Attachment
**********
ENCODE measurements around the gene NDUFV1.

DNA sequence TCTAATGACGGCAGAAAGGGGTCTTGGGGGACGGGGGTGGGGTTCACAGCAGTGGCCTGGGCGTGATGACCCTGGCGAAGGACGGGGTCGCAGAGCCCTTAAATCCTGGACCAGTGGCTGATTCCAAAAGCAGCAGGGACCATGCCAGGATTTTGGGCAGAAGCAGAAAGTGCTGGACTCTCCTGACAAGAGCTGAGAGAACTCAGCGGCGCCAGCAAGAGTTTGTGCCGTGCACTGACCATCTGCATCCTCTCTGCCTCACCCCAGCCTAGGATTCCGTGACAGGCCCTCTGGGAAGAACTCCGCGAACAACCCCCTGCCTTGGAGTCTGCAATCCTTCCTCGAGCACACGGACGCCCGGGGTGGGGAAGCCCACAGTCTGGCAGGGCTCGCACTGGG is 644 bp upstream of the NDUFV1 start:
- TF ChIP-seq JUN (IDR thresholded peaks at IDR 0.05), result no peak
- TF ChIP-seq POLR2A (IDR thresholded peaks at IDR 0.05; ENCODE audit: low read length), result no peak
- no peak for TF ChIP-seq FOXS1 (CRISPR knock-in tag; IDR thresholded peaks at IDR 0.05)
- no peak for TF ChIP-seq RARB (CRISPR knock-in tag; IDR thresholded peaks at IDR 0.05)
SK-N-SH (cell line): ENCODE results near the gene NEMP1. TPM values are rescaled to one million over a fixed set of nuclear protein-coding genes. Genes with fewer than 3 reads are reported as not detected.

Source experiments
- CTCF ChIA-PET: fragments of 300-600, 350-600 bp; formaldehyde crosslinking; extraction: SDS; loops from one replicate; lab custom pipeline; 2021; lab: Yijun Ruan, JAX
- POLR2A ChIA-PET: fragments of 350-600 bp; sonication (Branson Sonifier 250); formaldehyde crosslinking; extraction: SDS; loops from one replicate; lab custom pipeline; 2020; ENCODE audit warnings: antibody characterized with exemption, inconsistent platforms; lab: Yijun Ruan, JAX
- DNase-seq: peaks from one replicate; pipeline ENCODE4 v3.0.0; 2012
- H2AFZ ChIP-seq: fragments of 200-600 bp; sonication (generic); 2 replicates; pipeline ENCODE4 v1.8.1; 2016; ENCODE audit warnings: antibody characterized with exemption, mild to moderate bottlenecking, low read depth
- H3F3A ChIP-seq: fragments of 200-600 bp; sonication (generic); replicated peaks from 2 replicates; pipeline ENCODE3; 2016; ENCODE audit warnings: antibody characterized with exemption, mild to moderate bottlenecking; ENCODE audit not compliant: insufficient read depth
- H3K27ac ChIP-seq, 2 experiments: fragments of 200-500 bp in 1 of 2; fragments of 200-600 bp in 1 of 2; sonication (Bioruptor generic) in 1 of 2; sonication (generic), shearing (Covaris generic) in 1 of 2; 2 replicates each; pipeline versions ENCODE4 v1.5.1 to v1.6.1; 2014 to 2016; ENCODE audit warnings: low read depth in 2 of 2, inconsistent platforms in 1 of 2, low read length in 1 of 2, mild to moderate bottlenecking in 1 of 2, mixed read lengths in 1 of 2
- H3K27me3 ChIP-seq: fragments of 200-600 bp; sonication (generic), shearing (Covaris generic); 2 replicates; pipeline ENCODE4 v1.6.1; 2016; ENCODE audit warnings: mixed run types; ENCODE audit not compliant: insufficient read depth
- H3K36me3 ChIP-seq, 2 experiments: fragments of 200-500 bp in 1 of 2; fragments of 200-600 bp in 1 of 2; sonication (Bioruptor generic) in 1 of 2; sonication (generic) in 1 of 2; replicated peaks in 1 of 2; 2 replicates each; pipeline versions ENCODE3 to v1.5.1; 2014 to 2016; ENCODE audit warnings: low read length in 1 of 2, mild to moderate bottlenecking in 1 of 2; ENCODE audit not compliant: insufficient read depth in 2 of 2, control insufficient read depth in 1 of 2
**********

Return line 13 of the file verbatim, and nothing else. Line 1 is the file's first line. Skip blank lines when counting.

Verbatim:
- H3F3A ChIP-seq: fragments of 200-600 bp; sonication (generic); replicated peaks from 2 replicates; pipeline ENCODE3; 2016; ENCODE audit warnings: antibody characterized with exemption, mild to moderate bottlenecking; ENCODE audit not compliant: insufficient read depth